Material discharged from the elevator passes on to a six-deck screen which features twin-shaft drive via two 19kW, ‘bolt-on’, low-maintenance motors with vee belts. The drive units are mounted outside the screen housing to allow high-temperature screening. Wide access doors, together with a rollaway chute, provide access to all six screen decks.

The hot-storage section comprises six bins with a total capacity of 80 tonnes. All the bins are insulated and clad and each one is fitted with continuous level indicators and an overflow chute. Discharge is by a pneumatically operated radial door, which accurately regulates material flow to the aggregate weigh hopper, from where the aggregates are discharged directly into the mixer.

Accurate weighing of ingredients is achieved by separate load-cell-mounted weigh hoppers; these comprise a 4,000kg capacity aggregate hopper, a 600kg capacity filler hopper and a 400-litre capacity weigh vessel for bitumen. Mixing takes place in an insulated 4,000kg capacity twin-shaft paddle mixer, with drive provided by two 55kW geared motor units through synchronized gears. A rapid and thorough mixing cycle is achieved by the mixer’s paddle arrangement, and a radiation pyrometer is situated at the mixer discharge to indicate mix temperature.

Mixed material discharged from the mixer falls into a 4,000kg capacity skip unit, which runs on horizontal tracks and distributes the material into six 50-tonne insulated compartments, all of which are fitted with high level warning indicators and electric trace heating around the cone and discharge doors. All the bins are mounted on load-cells to ensure accurate material loading, and a direct load-out hopper is positioned beneath the mixer.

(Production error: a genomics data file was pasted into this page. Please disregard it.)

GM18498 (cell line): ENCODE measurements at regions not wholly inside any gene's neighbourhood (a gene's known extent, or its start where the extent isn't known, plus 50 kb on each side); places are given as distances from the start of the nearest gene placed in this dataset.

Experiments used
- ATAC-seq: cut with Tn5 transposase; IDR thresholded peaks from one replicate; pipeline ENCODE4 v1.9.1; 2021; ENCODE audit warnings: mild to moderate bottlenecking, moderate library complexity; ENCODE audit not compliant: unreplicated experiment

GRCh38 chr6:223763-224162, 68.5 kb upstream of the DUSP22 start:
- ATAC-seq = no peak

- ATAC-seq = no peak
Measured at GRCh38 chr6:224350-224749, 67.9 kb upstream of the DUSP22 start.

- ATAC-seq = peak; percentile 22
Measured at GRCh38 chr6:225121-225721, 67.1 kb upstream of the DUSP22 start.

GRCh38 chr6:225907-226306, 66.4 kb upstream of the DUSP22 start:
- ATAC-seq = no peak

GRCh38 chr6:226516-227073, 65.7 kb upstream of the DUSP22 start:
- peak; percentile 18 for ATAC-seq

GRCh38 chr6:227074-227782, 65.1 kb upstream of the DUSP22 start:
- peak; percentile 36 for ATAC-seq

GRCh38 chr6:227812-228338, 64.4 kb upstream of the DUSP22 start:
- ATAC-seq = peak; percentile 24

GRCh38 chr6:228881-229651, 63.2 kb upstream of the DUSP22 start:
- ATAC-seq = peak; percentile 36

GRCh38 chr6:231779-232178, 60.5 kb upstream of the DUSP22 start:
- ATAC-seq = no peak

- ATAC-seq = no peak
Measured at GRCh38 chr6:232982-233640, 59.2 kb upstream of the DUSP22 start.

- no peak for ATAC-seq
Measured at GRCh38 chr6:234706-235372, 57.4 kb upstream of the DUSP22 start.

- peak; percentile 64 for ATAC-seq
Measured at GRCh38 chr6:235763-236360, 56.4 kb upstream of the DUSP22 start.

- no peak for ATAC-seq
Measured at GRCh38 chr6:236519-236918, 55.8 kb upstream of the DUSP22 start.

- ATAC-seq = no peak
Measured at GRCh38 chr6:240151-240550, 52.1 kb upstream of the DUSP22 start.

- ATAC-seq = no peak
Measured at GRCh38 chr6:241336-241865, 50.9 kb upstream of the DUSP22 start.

Bitumen is stored adjacent to the plant in four vertical 80m3 capacity tanks. These are Benninghoven’s latest generation of high-thermal-efficiency units, which offer low running costs due to their stepped heating system design. An in-built loading system with high level probes offers fail-safe tank filling with no possibility of spillage.

Filler is stored in an external two-compartment vertical silo holding approximately 85m3 of reclaimed filler and 55m3 of imported filler. Both compartments are equipped with level indicators and shut-off valves.

A gravimetric additive system has been incorporated in the plant to feed granulated material from a 30m3 capacity silo. Each batch of granulate is accurately weighed in a load-cell-mounted weigh hopper before being discharged through a butterfly valve to the mixer.

A RAP system has also been incorporated in the facility to deliver precise percentages of recycled asphalt directly into the plant mixer. The system comprises a steep-sided, 10m3 capacity feed hopper fitted with an oversize grid and vibrators. A 4kW belt feeder mounted beneath the hopper delivers the RAP on to a 21m long transfer conveyor for delivery to a 20m high inclined elevator, which transports the RAP up to the mixer level where it is discharged on to a 3.5m long conveyor fitted with a belt-weighing system to provide accurate batch proportioning. An automatic vent duct at the mixer allows rapid extraction of steam during recycling operations.

The plant is controlled by a Benninghoven Online Batcher 3000 computer system, which displays all plant functions via colour graphics. The system, which is housed in an air-conditioned and heated control cabin overlooking the plant, is modem linked to Benninghoven and provides storage for up to 500 mix recipes. Administrative functions are carried out from offices located adjacent to the site’s new weighbridge.

Acknowledgement

Thanks are due to Nigel Moreton of Benninghoven UK Ltd and Greg Price, commercial and performance director aggregates and asphalt with Lafarge Aggregates.